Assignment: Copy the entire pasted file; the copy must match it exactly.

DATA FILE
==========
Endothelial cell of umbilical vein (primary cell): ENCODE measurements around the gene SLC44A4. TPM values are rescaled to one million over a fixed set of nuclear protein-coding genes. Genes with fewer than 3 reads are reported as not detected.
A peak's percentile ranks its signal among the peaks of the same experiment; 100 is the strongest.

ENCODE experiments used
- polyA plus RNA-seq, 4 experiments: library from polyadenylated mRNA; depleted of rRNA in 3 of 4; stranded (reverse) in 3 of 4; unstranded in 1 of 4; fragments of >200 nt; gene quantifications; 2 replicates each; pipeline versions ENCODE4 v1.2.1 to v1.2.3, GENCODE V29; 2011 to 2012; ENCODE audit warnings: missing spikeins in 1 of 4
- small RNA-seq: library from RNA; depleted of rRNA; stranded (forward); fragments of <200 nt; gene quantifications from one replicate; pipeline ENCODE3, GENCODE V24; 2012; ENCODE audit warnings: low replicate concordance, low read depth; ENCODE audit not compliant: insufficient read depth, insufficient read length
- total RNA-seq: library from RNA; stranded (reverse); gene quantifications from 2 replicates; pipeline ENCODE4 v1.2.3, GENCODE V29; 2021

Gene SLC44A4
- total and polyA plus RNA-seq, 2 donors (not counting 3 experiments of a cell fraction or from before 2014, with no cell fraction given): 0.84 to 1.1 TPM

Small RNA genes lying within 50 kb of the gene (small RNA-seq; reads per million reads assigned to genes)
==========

Endothelial cell of umbilical vein (primary cell): ENCODE measurements around the gene SLC44A4. TPM values are rescaled to one million over a fixed set of nuclear protein-coding genes. Genes with fewer than 3 reads are reported as not detected.
A peak's percentile ranks its signal among the peaks of the same experiment; 100 is the strongest.

ENCODE experiments used
- polyA plus RNA-seq, 4 experiments: library from polyadenylated mRNA; depleted of rRNA in 3 of 4; stranded (reverse) in 3 of 4; unstranded in 1 of 4; fragments of >200 nt; gene quantifications; 2 replicates each; pipeline versions ENCODE4 v1.2.1 to v1.2.3, GENCODE V29; 2011 to 2012; ENCODE audit warnings: missing spikeins in 1 of 4
- small RNA-seq: library from RNA; depleted of rRNA; stranded (forward); fragments of <200 nt; gene quantifications from one replicate; pipeline ENCODE3, GENCODE V24; 2012; ENCODE audit warnings: low replicate concordance, low read depth; ENCODE audit not compliant: insufficient read depth, insufficient read length
- total RNA-seq: library from RNA; stranded (reverse); gene quantifications from 2 replicates; pipeline ENCODE4 v1.2.3, GENCODE V29; 2021

Gene SLC44A4
- total and polyA plus RNA-seq, 2 donors (not counting 3 experiments of a cell fraction or from before 2014, with no cell fraction given): 0.84 to 1.1 TPM

Small RNA genes lying within 50 kb of the gene (small RNA-seq; reads per million reads assigned to genes)